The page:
Second post to NASA Speed News; going fast and having fun!

 
With the second post written for the National Auto Sports Association (NASA) digital publication, Speed News, I upped the ante somewhat. While the central theme was about going fast and having fun, little did either Margo or I realize the commitment this would require! To be honest, for most of that first year on track with NASA as a participant in their High Performance Driver Event (HPDE) program it was more a case of hanging on and hoping to be able to drive home with the car we brought.

This second post also made reference to a previous post that appeared on this blog. It was a reference to an outing in a Ferrari F430 that good friend David Roberts had arranged for me and my good friend Brian Kenny while we were visiting him in Sydney. The venue was Sydney Motor Sport Park and with a number of weekends completed with NASA there was still no denying that a huge gulf in skill existed between a pro driver and those like Margo and I wanting to simply drive our car fast.

For those who may have missed that post of November 12, 2013, simply follow this line to Two golds and a red!

So here you have it; the second article to appear in NASA’s Speed News!

THE HPDE JOURNEY

You finalized your registration for your first ever event with NASA and you checked the box for a weekend of on-track driving experience in HPDE1. And it hits you – this is not going to be an experience like any other. Everyone in HPDE1 will be at the same level of experience (or lack there off) as you are and even after you have completed your registration you aren’t all that sure what that means. Experience? Sure, I can go fast! Of course, there will likely be a number of participants with a couple of years of karting under their belt. You can always spot them early – the drivers with the ratty Miatas.

No worries, as by the afternoon they most likely will have graduated to HPDE2 and then you won’t see them again! As for the rest of us, the initial intimidation from entering a hot track is palpable and there is no denying that the nerves are frayed in the extreme. The question every HPDE1 driver asks as they enter the track for the first time, am I fully prepared? Will it all work for me?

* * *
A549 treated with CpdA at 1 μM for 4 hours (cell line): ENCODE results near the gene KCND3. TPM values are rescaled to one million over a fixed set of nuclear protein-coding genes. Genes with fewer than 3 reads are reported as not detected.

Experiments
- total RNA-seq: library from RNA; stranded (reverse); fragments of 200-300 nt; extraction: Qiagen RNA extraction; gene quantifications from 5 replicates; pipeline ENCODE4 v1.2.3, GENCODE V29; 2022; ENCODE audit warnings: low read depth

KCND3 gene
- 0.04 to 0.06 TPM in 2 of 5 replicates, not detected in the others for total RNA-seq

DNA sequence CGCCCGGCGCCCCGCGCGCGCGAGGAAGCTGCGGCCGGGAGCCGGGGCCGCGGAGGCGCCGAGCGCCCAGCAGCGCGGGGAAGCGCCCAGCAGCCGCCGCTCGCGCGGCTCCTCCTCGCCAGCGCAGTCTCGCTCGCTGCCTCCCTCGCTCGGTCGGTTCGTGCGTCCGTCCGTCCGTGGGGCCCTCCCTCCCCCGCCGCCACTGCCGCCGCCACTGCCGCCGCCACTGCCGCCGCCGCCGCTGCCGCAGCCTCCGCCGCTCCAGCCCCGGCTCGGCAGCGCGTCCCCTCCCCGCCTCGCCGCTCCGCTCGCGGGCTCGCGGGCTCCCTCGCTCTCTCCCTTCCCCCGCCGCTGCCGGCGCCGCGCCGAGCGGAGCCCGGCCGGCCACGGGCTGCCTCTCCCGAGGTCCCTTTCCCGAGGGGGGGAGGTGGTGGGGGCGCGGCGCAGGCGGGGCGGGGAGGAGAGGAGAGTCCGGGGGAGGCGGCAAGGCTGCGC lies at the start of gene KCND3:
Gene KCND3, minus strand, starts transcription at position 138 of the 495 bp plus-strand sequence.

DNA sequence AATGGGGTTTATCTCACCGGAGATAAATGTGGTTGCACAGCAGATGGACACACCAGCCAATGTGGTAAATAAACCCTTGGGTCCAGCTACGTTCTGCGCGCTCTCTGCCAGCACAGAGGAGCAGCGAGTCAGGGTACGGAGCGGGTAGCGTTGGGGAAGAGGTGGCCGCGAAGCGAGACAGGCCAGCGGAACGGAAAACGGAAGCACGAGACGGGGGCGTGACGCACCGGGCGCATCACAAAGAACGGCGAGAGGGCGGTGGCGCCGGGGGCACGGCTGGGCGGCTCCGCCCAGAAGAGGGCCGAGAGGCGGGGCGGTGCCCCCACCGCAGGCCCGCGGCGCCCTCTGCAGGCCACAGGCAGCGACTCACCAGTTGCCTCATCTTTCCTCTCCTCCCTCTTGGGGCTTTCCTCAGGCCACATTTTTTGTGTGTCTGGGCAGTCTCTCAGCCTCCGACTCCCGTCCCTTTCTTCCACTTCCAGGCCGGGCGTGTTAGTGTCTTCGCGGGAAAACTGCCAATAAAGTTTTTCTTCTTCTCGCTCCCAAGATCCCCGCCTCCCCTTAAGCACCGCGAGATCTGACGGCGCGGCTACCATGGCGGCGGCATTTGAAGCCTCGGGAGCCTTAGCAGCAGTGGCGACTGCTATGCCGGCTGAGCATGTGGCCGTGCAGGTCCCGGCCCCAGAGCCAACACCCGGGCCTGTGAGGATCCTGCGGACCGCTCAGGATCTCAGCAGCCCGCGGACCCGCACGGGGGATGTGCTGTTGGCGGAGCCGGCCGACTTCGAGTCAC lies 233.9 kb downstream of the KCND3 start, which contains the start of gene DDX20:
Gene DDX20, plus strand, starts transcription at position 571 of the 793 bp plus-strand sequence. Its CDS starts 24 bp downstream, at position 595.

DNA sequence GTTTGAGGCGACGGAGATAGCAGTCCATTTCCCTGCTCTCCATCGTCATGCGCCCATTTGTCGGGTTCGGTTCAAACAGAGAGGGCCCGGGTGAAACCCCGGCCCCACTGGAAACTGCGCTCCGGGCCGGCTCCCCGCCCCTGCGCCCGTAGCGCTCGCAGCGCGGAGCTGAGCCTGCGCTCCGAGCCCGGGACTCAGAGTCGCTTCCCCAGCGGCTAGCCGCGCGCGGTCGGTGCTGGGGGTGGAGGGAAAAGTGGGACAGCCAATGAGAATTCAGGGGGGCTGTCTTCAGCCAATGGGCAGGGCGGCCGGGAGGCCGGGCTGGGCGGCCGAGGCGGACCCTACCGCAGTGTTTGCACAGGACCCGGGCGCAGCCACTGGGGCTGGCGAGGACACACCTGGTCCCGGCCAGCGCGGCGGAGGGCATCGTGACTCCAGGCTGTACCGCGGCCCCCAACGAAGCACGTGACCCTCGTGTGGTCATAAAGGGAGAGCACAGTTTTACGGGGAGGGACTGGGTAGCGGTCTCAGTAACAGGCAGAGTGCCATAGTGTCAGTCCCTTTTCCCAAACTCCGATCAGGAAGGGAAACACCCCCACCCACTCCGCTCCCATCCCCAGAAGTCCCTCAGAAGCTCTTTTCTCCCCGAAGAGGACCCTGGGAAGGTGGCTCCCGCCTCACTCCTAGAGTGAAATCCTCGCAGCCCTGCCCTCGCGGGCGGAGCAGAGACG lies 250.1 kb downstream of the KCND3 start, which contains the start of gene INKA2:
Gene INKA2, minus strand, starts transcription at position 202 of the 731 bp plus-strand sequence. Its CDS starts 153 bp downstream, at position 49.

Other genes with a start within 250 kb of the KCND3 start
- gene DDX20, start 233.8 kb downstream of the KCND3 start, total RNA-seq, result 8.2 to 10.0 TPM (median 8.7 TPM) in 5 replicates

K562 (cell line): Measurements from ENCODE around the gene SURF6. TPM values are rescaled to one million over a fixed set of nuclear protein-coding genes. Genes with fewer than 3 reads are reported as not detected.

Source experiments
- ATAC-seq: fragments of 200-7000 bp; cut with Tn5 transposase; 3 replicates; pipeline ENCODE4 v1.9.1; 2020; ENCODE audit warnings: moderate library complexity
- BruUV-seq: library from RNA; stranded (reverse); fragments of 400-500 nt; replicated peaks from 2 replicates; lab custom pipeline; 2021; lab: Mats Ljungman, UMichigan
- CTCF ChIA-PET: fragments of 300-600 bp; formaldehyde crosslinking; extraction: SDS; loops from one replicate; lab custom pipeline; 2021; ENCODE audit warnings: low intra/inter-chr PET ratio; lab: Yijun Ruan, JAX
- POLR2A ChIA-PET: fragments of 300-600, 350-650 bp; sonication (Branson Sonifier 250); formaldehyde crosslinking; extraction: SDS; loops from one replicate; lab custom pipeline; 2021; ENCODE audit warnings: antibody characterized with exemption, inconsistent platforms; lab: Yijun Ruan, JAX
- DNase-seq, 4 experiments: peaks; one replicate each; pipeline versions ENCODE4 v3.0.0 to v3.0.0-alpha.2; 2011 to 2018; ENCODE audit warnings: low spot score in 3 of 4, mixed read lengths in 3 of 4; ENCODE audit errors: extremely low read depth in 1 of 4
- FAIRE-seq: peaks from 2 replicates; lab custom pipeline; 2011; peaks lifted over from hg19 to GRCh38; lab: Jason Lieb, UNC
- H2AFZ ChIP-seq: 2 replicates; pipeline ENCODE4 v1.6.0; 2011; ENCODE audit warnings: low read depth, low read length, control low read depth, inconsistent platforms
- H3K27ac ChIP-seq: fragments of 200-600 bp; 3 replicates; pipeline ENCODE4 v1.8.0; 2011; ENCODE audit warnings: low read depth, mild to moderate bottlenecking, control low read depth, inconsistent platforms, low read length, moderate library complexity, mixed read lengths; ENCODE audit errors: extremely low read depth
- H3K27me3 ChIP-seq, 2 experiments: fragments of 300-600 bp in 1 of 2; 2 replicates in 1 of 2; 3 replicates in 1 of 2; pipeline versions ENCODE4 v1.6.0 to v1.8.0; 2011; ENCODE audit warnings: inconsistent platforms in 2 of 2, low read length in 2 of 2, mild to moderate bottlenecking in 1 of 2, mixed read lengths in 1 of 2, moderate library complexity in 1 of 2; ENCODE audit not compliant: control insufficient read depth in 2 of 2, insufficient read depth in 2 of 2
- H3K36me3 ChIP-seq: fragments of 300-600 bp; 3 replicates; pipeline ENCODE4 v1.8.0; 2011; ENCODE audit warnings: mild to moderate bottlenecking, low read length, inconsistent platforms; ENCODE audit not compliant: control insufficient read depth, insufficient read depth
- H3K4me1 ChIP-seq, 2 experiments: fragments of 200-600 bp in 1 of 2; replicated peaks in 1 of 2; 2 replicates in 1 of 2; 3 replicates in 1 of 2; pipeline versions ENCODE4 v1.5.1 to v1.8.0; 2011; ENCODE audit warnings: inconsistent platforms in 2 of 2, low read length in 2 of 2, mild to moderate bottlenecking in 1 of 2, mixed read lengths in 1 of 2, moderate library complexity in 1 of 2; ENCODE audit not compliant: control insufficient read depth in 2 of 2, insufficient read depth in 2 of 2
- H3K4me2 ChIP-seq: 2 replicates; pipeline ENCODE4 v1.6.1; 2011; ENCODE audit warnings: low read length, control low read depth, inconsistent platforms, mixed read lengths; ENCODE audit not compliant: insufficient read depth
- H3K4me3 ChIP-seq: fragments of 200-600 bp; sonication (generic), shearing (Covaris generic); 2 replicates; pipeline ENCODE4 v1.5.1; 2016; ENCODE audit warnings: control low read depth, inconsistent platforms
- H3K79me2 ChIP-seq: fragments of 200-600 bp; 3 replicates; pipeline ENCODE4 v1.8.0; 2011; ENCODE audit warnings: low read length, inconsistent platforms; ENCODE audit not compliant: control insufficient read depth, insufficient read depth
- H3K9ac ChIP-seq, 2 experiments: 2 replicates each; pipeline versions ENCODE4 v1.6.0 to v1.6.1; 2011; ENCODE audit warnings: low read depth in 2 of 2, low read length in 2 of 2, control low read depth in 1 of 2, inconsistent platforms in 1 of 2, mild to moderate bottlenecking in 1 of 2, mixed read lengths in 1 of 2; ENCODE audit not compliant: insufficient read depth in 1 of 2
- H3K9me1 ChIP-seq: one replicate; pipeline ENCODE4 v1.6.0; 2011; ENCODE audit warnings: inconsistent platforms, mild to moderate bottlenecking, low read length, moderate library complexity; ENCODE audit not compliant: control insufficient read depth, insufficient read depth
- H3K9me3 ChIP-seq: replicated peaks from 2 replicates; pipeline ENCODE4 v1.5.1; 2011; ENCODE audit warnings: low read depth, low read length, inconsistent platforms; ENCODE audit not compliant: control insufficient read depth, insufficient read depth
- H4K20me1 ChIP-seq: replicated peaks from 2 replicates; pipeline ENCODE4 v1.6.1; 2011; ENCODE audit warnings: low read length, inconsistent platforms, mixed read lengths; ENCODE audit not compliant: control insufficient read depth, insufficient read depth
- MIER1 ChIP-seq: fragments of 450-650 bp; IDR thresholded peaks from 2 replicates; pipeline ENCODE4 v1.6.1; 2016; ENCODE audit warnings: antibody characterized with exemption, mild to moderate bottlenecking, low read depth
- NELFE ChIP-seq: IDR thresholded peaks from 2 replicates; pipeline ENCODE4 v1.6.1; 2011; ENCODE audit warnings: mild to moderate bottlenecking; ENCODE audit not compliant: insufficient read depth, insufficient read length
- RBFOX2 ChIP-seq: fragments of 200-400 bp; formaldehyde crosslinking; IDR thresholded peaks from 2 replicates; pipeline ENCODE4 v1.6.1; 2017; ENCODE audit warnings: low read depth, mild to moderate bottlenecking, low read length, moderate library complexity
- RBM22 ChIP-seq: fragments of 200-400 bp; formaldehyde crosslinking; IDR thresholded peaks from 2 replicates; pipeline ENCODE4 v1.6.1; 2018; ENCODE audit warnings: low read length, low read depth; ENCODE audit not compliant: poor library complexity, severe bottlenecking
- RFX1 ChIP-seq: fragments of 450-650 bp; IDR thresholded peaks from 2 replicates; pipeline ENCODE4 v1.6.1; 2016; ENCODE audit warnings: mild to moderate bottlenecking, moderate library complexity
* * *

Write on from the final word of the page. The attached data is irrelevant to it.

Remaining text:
Considering how little contact there is between a car and a track’s surface you would think tires would be the first thing HPDE participants would check, but oftentimes, this isn’t the case. What to put on for your first track outing? Having no experience whatsoever, it was less a case of throwing on a set of slicks than it was ensuring you had a good set of street tires. Take it from me, until you make it all the way up into HPDE3 or have joined a racing program, slicks are the last thing you need first time out. On the other hand wheels should be in good condition and with a lot of tread left on the tires. Just as important, an alignment close to factory spec is the best option first time out. Setups will change with time and experience but initially, it’s all about coming to terms with that car you brought to the track!

And let’s get serious here; check all your fluids. Again, first time out you just need to have engine oil topped up as well as brake and clutch fluids looking good. Don’t forget power steering fluid either as I boiled it on one occasion. No need to upgrade to more track suitable fluids just yet but, in time that will likely be the case. The mantra of HPDE is to go fast and to have fun among like-talented drivers all heading in the same direction. It takes time – a lot longer for some than others.

When I was in Sydney, Australia, I had the opportunity for a ride along in a Ferrari F430 for a couple of laps around Sydney Motorsports Park in the hands of a Red Bull hot shoe. That was eye-opening. Nothing though compares to time spent in your own car on an equally famous track like Sonoma or Big Willow. Even for novices like me, the HPE sessions end all too quickly. 

Pulling back into the pits after a session, grabbing a Gatorade and heading for the HPDE1 download, there is an undeniable sense of relief as there is just a small sense of accomplishment. Yes, it’s a small accomplishment and no, not everyone will want to come back the following month but for those in HPDE1 for the very first time that become hooked on the fun with safety aspects, it’s the beginning of a long journey. For me, it will be ten years with NASA and the emotion returns each time I check a regions schedule.  


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